A photo on Iepieleaks that I posted some time ago gave some discussions and reactions. One is from Günter Obst from Yachttransporte, Germany. He says the roof of the Scania of Börje Johnsson is not that high, but the cargo area is higher than we are used to. Another thing that caught his eye was the roofhatch. That looks like a glass roof.
This is what he wrote to Iepieleaks:
here is some more information about my Scania G 380 tractor unit.
The glass roof is from the Webasto Hollandia 900 series. These are no longer sold in Europe, but still available on other markets worldwide. Mine has been imported by a dealer near London, from the United States.
The metalwork (cutting the hole, welding in the frame) on my cabin has been done by Scania Hamburg. Mounting and adjusting the glass roof, and all the interiour work, I did myself, with the generous help of Scania Neumünster.
The glass roof, including the cassette for the sliding panel, fits nicely into the scania cabin. No interiour height is lost after all the covers are fitted. Exteriour height of the cabin is even reduced by 25 mm. Interiour lights had to be moved to the side panels, as the frame of the glass roof is limiting space in the old position. The roof is equipped with rain detection, so you can park the truck with roof fully open without worrying about any black clouds on the horizon. The front glass panel of the roof serves as a wind deflector when fully open, so driving at 80 km/h with the roof fully open is convenient.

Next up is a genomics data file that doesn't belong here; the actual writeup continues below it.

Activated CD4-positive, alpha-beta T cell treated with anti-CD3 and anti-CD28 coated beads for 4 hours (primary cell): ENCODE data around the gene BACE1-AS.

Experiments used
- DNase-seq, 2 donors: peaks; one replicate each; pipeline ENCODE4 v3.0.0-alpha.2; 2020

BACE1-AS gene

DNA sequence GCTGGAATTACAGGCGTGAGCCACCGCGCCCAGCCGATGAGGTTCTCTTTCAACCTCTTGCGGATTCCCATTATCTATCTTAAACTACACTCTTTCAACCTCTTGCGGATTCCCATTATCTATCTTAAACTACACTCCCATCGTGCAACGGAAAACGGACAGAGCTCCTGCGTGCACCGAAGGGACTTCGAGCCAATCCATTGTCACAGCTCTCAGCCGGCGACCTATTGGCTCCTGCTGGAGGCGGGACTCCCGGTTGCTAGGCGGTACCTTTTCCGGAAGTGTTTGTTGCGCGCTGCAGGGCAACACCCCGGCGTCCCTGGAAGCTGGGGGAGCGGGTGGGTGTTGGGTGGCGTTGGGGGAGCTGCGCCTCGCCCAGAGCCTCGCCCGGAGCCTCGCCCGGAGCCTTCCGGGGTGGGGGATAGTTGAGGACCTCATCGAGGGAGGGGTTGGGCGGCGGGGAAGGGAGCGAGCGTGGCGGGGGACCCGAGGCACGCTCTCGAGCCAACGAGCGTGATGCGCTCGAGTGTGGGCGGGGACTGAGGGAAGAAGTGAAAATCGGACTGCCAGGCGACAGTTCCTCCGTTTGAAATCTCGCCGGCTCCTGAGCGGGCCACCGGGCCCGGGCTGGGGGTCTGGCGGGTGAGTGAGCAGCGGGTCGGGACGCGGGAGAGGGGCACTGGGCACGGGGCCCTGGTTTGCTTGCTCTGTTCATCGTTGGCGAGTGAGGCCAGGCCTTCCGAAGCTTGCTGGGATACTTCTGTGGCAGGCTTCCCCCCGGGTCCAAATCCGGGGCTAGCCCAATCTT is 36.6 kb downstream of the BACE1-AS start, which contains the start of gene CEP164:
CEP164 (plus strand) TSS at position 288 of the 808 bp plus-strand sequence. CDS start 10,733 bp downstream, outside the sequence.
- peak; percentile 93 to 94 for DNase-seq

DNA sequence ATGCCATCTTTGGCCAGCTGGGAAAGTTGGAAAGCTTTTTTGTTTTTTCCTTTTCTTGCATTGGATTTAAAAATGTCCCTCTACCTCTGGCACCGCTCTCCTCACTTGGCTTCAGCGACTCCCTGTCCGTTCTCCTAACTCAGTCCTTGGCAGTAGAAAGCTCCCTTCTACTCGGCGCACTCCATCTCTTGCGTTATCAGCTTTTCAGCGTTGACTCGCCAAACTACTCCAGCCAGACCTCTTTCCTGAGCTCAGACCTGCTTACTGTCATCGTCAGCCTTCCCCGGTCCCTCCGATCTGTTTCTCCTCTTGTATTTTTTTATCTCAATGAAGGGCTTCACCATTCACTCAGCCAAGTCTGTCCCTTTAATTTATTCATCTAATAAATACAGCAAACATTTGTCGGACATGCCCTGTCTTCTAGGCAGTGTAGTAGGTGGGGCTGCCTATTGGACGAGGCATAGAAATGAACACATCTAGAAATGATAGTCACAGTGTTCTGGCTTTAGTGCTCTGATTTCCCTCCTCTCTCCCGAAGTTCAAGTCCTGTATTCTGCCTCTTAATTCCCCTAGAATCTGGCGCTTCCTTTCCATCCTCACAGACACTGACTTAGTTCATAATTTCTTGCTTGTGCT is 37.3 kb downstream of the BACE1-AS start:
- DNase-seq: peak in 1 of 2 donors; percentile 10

The interiour cover for the glass roof has been built using two original covers for the smaller original Scania roof hatch. Shade and mosquito net are fully operable as in the original version.
The black material visible in some of the pictures is additional insulation. The whole interiour of the cabin has been covered with this insulation in order to give better acoustic and temperature damping. As the Scania G model has a higher engine tunnel than necessary to accomodate the six-cylinder engines, also the tunnel was fitted with additional insulation. The original engine capsule (not visible in the picture) was also used, fitted 50 mm lower than in its original position. When driving, you do not hear much of the engine as long as windows are closed.
Inside the cabin, the bunk is raised by some 100 mm to give a convenient sitting position and to accomodate a fridge below. The second bunk is strapped underneath the roof when not in use. The table can be removed and stored on the passenger side. The floor above the engine tunnel is equipped with electric heating, so your feet will not be freezing while sitting at the table. For heating the air inside the cabin, a gas heating is fitted. On the passenger side, there is gear storage and a fresh water box with electric pump, shower (to be used outside) and a small sink instead of the passenger’s seat. The rear side of the lower bunk is stiffened and a seat belt is fitted, to give a possibility for a second person to travel with the truck.